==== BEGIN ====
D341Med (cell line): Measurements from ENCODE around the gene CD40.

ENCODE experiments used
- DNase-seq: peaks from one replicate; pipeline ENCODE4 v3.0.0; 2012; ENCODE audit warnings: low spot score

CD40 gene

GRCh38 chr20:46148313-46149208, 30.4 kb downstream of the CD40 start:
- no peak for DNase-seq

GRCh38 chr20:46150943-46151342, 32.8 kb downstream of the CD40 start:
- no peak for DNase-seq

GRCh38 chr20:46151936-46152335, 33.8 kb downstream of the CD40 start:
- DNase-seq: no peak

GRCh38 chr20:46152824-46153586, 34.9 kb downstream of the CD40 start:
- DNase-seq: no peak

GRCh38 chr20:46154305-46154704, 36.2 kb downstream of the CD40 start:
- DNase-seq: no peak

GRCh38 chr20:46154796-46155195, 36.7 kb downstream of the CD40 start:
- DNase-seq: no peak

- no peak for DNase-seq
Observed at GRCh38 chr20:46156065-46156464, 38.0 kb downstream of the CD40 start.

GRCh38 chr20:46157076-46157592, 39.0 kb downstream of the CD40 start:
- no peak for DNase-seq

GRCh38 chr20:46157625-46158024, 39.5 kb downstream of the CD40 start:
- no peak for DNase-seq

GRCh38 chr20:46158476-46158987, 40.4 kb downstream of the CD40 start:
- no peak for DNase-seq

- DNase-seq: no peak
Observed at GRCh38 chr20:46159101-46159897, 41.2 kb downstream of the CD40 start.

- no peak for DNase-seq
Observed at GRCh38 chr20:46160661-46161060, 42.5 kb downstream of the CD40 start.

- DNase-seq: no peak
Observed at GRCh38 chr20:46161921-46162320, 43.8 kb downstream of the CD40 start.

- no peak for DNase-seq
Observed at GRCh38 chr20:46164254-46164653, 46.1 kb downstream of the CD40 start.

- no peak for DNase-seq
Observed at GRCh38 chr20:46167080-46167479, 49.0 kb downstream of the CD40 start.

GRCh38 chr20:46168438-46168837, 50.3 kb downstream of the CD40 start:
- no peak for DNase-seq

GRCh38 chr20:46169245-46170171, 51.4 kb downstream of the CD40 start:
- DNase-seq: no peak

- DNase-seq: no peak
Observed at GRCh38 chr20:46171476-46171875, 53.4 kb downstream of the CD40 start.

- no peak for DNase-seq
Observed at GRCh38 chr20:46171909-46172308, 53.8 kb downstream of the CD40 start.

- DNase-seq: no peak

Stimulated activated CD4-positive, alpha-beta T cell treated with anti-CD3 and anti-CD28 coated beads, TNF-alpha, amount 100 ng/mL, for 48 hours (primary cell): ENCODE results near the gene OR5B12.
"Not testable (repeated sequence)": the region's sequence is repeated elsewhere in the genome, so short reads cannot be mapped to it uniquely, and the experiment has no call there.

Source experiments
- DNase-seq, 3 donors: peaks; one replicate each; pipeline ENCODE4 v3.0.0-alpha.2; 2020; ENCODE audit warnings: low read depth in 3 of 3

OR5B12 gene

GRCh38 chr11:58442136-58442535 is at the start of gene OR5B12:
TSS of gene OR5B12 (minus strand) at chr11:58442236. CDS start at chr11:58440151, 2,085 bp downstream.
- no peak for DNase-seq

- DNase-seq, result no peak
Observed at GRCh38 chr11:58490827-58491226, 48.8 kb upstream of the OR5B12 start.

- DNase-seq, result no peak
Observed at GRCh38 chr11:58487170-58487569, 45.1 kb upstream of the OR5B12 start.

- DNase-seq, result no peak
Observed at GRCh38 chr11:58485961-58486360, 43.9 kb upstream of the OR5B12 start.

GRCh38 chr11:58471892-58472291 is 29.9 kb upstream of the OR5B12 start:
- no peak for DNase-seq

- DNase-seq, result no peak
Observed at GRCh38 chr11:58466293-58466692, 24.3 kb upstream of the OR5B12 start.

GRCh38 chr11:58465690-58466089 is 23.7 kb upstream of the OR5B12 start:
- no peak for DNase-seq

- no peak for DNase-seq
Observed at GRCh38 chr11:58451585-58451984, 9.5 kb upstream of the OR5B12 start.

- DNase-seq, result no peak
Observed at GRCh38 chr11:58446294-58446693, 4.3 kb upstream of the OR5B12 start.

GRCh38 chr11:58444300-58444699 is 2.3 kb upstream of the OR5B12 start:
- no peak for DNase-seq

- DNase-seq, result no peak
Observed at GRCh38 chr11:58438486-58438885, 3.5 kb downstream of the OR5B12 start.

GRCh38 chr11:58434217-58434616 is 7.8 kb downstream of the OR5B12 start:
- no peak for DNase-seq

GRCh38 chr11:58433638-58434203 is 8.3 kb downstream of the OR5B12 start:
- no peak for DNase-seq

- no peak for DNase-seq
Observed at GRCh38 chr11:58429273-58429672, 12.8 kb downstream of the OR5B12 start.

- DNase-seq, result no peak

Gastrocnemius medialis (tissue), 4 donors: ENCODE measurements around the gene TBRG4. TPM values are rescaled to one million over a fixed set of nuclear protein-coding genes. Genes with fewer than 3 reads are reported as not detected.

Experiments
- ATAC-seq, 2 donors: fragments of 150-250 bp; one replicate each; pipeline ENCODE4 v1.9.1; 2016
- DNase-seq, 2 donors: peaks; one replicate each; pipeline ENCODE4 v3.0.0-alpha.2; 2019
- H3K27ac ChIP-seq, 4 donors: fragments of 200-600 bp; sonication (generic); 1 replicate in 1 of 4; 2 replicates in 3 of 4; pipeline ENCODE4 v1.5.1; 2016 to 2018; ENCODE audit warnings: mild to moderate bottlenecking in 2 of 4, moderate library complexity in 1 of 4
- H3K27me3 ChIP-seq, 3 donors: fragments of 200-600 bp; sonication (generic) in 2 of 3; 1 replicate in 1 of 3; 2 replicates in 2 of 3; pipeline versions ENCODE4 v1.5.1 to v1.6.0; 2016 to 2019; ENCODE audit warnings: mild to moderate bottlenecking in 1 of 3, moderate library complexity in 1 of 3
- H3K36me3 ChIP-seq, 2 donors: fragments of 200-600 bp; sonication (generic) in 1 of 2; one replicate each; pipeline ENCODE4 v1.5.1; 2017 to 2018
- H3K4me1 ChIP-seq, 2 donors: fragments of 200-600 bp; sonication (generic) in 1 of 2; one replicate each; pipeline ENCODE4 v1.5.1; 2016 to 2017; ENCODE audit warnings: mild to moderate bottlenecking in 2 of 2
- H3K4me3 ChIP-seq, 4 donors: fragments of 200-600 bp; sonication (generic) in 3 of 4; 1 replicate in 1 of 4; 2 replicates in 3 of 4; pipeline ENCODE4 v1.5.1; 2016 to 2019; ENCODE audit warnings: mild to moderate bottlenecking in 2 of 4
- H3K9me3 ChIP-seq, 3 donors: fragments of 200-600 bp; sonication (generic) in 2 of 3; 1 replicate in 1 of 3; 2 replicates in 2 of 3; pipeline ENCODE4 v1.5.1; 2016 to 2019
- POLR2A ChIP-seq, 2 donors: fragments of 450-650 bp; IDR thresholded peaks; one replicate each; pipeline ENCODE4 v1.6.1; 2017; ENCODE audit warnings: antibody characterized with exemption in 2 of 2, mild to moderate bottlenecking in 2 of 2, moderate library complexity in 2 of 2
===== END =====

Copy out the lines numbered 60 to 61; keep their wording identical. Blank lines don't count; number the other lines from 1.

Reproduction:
- DNase-seq, result no peak
Observed at GRCh38 chr11:58466293-58466692, 24.3 kb upstream of the OR5B12 start.